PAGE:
DATE WITH DES MOINES
The Iowa caucuses are a mere 600 hours away — give or take few minutes — a fact that weighs heavily on a half-dozen Republican presidential hopefuls as they meet Saturday night for debate No. 14 at Drake University in Des Moines. Dynamics leave no room for dithering. Though he is the current darling of the polls, Newt Gingrich’s iron-plated popularity has some rust; lawmakers and peers grumble about his lofty status while wonks warn that inevitable personal attacks loom ahead for the candidate.
Texas Gov. Rick Perry and Mitt Romney are in war mode. Armed with aggressive campaign ads and no apologies, Mr. Perry soon embarks on a 42-city bus tour of Iowa. Mr. Romney is out to dispel doubts about his “steadiness” and to convince America he is the sole Republican who can best President Obama. The remaining hopefuls — Reps. Michele Bachmann and Ron Paul, plus Rick Santorum — deserve kudos for their consistency and sheer resilience. And Jon Huntsman Jr.? He’s off the grid, tucked away in New Hampshire on small campaign stops.
Which leaves the two-hour debate on ABC, moderated by the network’s George Stephanopoulos and Diane Sawyer, a combo fraught with liberal peril, says Media Research Center analyst Geoffrey Dickens. He predicts many prime-time “jabs,” considering that 75 percent of Mr. Stephanopoulos’ questions to the candidates in recent interviews were left-leaning.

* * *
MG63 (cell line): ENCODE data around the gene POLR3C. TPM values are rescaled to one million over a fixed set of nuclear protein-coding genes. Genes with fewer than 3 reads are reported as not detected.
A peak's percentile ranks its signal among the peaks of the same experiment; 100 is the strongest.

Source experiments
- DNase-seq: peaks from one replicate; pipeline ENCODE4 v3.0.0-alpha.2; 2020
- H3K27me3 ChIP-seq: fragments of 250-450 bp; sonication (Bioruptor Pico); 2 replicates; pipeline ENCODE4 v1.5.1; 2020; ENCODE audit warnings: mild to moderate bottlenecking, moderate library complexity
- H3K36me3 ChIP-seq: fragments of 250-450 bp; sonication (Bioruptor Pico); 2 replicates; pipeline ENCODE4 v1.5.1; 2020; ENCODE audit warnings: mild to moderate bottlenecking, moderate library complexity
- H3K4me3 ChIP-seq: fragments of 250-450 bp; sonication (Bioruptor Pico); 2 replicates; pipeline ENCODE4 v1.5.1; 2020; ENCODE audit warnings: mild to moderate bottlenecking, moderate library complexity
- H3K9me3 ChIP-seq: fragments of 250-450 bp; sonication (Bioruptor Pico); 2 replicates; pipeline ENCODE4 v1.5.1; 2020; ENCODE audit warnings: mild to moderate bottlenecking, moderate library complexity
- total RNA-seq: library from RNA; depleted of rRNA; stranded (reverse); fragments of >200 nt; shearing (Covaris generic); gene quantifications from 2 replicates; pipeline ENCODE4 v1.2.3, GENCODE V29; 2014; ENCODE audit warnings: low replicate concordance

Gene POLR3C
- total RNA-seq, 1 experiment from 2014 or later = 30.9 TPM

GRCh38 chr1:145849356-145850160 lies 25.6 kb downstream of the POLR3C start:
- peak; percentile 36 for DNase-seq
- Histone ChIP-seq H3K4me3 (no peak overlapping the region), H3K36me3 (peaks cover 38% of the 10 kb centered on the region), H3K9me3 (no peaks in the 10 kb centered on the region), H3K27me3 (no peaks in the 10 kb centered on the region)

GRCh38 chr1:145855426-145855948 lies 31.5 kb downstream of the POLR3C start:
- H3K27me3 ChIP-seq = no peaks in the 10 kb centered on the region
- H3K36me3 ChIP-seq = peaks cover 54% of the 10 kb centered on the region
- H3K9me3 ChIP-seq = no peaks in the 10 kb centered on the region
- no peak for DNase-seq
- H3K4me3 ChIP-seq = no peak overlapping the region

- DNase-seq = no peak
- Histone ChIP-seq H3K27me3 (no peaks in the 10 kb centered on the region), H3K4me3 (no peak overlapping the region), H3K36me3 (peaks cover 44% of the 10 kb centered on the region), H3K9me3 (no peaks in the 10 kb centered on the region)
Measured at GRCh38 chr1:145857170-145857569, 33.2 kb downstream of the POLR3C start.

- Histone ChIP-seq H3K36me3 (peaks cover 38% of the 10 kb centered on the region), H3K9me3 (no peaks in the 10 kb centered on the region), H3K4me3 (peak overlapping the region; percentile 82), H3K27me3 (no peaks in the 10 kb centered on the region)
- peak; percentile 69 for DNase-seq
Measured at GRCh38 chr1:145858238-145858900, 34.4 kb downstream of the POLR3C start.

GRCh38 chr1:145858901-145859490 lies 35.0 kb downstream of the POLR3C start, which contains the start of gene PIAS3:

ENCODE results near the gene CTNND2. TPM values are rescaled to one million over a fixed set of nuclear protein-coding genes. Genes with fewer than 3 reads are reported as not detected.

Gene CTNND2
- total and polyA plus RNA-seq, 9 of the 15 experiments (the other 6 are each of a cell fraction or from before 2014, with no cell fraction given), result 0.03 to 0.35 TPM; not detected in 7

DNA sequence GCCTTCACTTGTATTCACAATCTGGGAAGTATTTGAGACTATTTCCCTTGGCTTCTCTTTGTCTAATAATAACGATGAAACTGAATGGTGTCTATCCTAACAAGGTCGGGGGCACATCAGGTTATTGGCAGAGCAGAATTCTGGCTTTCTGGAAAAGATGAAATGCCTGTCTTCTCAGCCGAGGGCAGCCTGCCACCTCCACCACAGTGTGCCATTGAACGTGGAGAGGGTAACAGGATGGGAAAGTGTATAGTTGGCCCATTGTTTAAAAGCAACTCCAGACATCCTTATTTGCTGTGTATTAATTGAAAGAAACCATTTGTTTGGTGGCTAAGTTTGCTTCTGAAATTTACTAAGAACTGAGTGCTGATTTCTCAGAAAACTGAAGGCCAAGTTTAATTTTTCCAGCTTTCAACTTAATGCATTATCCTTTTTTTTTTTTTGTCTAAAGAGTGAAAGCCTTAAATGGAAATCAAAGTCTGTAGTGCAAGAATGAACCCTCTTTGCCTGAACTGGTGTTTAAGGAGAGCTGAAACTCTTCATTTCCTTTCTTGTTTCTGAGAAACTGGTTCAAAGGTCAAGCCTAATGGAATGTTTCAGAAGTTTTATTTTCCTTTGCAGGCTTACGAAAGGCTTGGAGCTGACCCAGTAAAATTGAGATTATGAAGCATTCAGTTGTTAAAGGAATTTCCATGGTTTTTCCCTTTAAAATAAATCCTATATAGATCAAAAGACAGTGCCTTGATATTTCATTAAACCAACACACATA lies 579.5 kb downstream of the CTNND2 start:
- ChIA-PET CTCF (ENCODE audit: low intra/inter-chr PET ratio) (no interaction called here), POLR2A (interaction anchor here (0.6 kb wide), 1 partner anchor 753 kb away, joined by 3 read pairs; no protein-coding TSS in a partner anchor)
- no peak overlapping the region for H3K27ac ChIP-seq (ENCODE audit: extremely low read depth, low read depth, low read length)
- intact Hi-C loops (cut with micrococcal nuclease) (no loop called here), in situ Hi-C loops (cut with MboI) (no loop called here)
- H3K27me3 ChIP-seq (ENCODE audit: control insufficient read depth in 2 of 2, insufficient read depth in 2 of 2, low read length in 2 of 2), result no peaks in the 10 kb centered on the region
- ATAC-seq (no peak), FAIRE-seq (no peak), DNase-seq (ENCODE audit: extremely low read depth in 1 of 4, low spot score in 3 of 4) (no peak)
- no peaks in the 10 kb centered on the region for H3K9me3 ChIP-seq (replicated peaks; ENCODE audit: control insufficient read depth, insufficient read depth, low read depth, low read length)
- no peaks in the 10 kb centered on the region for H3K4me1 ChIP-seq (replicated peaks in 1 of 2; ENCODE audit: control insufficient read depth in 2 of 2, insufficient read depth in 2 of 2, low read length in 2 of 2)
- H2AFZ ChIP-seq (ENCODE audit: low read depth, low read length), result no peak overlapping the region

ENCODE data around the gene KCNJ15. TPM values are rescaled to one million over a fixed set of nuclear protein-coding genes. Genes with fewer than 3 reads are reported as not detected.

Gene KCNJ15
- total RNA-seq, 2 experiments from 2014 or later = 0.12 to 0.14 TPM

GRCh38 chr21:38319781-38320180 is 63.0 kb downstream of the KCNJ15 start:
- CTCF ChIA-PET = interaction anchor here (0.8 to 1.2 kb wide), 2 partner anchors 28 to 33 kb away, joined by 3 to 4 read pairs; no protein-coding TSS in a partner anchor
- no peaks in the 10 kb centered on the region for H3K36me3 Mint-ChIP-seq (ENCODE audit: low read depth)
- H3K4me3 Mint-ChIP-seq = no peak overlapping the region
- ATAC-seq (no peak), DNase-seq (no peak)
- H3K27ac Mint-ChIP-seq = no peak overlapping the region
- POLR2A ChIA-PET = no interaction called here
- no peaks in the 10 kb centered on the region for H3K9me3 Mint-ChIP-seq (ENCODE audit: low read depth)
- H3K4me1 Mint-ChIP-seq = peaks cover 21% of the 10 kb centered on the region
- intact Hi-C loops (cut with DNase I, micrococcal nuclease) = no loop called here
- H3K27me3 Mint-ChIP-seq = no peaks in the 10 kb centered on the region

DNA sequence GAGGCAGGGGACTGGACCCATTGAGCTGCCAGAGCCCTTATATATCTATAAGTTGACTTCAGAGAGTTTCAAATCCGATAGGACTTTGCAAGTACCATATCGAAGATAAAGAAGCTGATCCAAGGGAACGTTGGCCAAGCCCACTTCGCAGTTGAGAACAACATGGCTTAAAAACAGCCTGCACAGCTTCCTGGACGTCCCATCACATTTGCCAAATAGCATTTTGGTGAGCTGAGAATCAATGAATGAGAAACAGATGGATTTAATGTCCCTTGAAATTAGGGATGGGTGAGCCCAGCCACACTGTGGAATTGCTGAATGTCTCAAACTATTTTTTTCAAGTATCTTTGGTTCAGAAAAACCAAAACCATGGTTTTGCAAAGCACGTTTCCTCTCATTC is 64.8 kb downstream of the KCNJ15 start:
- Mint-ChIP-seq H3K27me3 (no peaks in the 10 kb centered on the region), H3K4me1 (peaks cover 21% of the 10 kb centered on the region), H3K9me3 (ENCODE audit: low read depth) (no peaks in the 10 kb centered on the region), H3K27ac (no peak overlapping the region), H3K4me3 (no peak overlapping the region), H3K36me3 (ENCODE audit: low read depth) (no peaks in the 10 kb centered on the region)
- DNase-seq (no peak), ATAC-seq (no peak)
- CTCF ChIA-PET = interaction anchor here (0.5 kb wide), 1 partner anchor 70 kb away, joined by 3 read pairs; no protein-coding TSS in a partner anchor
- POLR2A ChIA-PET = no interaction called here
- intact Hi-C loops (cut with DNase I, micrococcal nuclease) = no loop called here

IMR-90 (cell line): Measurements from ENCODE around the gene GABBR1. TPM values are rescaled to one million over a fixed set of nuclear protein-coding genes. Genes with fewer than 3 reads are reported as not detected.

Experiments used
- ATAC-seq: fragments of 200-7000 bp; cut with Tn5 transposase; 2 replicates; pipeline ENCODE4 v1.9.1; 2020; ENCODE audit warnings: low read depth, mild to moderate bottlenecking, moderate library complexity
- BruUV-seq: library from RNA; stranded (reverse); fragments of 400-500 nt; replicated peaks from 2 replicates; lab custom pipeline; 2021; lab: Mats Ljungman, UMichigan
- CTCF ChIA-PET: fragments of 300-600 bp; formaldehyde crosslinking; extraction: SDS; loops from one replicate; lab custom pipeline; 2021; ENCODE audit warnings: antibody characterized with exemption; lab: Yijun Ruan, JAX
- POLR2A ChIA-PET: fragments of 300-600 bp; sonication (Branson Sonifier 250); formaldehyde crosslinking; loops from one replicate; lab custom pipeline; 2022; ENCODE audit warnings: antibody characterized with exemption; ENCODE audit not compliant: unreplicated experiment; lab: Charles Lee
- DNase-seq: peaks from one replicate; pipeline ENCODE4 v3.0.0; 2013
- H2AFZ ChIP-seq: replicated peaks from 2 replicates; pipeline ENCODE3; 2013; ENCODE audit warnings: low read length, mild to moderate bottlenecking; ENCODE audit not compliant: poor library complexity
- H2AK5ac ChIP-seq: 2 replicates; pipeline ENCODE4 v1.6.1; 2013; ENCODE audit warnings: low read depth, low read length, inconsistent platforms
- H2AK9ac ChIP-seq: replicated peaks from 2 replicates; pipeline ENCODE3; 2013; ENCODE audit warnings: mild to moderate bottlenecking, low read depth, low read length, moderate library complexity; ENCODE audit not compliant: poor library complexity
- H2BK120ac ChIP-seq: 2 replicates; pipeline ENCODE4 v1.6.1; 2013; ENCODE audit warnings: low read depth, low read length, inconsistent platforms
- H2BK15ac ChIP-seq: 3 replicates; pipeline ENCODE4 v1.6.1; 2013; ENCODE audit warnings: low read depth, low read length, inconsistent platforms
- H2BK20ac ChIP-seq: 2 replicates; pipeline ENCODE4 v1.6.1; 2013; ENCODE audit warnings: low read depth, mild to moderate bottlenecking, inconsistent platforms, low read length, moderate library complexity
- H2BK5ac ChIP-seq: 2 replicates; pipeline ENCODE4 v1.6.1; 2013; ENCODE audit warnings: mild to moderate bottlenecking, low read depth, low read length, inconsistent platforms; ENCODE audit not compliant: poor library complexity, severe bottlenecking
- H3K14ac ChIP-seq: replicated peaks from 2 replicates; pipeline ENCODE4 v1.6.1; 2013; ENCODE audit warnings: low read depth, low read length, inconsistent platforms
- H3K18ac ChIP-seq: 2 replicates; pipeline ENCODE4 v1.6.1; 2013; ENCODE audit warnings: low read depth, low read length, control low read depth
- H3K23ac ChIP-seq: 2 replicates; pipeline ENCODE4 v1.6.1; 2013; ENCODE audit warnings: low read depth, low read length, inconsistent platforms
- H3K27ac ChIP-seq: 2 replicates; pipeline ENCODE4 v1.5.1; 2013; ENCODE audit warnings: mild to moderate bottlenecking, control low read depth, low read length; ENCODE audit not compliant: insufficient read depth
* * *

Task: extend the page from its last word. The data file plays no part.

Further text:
“Viewers don’t expect softball questions to be thrown at the participants, but they would hope any tough questions came mostly from the right,” Mr. Dickens notes. “However, as his recent interviews with GOP candidates on ‘Good Morning America’ indicate, that is a task the former Democratic White House spinner to Bill Clinton seems unable or unwilling to handle.”
AND THE DISTRACTIONS
Among the many: Occupy Wall Street protesters will risk arrest by lurking outside the debate on Saturday, pushing a motto that the Republican candidates are all “1 percenters.” New Jersey Gov. Chris Christie has been campaigning for Mitt Romney this week in the Hawkeye State, seeking to convince voters that, yes, his man is the lead dog and that Occupiers are “jokers.”
Drake University politics professor Dennis J. Goldford, meanwhile, has pointers for those trying to get down to the red meat of it all, despite the distractions. What should we watch for?
“To what extent do the other candidates go after Newt Gingrich, and how well and calmly does he respond?” Mr. Goldford advises Inside the Beltway.
The top economic myth of the year is the notion of the “99 percent,” says Julie Seymour, an analyst with the Business and Media Institute, which tallied the top-10 such myths for 2011. What with all their righteous bravado, the Occupy Wall Street crowd is largely a media-fueled myth.
“The extreme anti-capitalists, anarchists, communists and socialists protesting in New York and other cities across the country did not speak for 99 percent of people,” Ms. Seymour says, noting that a mere one-third of Americans typically support the movement despite intense, positive coverage.
“The media’s promotion of the Wall Streeter did not come as a surprise, because it was the natural outcome of the mainstream media’s reporting on wealth and inequality and the liberal economists they interview,” she adds. “The phrase ‘We are the 99 percent’ shouted by protesters may be new, but the class-warfare foundation for it has roots in a decade’s worth of reporting.”
The complete list of economic myths can be found here: www.mrc.org/bmi.